“Whether or not we approve the motion, we’re allowing a company to tell us what to do, so as a community what we’re saying is it’s OK [to keep operating] because we’re not in a position to challenge what you’re going to do. If they don’t have a right to operate we have a police officer identify them and either bind them, we can go on with this forever and ever,” Shea said.
Alderman Thomas Katisantonis said he felt the situation was clear cut.
“It doesn’t make sense that we want to give another extension. If you want to operate something in Manchester, you gottta follow the rules,” Katsiantonis said.
Craig said the board should consider what it would be taking away from residents by banning Uber from operating in the city.
“It’s easy for us to dig our heels in because it has been a long process, but we need to think of the residents of Manchester,” Craig said. “We have residents that want this, and it sets stage for Manchester as a technology [hub]. I think it sends the wrong message [ to ban them]. We should continue to try to get this to work for the city. Our residents want this, we have people employed here in Manchester, and we’d be taking their jobs away,” Craig said.
Gatsas emphasized that Police Chief David Mara saw not having enhanced background checks as a public safety issue.
Shaw said she’d be willing to vote for an extension if someone from Uber comes in to negotiate with the board.
“I have concerns. Who’s to say they don’t come in with four mini-buses and takes over our bus service? It’s hypothetical, but it’s not an unbelieveable event. Then what do they do? Do they have to follow bus company rules? It’s a mater of principle and working together,” Shaw said.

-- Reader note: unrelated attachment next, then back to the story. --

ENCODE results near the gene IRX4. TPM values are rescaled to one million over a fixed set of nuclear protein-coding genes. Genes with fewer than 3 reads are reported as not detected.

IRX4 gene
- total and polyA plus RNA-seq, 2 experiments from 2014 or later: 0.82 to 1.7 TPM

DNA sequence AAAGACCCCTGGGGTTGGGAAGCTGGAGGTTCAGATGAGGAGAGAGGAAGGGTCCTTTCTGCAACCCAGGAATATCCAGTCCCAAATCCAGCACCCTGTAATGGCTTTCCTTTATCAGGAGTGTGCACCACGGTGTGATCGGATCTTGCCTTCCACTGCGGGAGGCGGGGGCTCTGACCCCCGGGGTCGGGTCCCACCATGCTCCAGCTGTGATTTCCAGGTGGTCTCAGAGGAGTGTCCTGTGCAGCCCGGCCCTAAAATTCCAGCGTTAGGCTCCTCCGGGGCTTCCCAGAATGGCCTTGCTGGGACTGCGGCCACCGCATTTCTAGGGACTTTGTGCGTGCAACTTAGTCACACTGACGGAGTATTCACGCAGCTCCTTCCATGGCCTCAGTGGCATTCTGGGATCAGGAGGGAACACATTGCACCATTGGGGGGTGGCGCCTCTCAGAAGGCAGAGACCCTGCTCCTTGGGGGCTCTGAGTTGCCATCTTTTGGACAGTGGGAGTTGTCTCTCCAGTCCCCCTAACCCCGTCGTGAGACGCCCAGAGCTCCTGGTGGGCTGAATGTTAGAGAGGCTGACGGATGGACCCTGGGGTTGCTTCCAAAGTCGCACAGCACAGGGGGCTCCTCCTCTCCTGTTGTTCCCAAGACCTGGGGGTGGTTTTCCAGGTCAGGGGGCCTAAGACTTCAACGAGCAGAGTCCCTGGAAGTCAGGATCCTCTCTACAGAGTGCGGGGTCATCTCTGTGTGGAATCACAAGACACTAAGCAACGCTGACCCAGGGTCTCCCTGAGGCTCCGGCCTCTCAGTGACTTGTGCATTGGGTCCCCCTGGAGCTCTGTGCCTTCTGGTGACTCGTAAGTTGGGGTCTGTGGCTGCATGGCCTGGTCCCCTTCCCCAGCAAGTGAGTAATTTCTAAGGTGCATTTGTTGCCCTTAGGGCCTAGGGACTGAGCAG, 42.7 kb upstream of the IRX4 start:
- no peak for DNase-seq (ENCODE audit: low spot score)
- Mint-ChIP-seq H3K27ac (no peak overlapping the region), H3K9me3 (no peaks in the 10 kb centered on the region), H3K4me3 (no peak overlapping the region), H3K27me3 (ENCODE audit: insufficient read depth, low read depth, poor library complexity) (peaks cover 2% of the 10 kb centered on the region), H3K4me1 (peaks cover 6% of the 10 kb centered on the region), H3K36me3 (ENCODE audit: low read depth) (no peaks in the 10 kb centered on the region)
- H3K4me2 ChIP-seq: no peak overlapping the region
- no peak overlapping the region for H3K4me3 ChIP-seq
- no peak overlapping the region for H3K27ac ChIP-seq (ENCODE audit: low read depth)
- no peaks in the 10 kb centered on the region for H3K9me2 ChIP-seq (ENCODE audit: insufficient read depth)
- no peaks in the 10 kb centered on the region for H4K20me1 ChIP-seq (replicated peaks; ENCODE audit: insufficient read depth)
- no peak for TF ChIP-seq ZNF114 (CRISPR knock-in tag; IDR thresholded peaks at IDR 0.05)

Katsiantonis said Uber was not at the negotiating table, either because they aren’t making enough money in Manchester, or because “they don’t care, or they don’t give a damn.”
Alderman Dan O’Neil said he agreed with Levassuer, saying Uber has been making money in the city for eight months without a license to operate. “We’re not in position of power. They will keep delaying and delaying and make money. I think it’s extremely hard to enforc,” O’Neil said.
He also emphasized that given the current heroin crisis and concern over related burglaries and break ins in the city, he didn’t want the police to expend resources on pulling over Uber drivers. “We should’ve taken the deal when we had chance to,” he said.
The motion to extend the temporary agreement included provisions for placards, a license fee, random audits and background checks. The board could not concur on whether Uber agreed to drug testing, but the mayor ended the discussion and called for a roll call vote.
Alderman in favor of extending the contract were: Craig, Garth Correveau, O’Neil and Levasseur. Voting no were: Keith Hirschmann, Ron Ludwig, Jim Roy, Tony Sapienza, Shea, Katsiantonis, Shaw, Bill Barry and Normand Gamache. Alderman Long abstained.
Gatsas said the city clerk’s office would attempt to inform Uber that they had one more day to come to the table.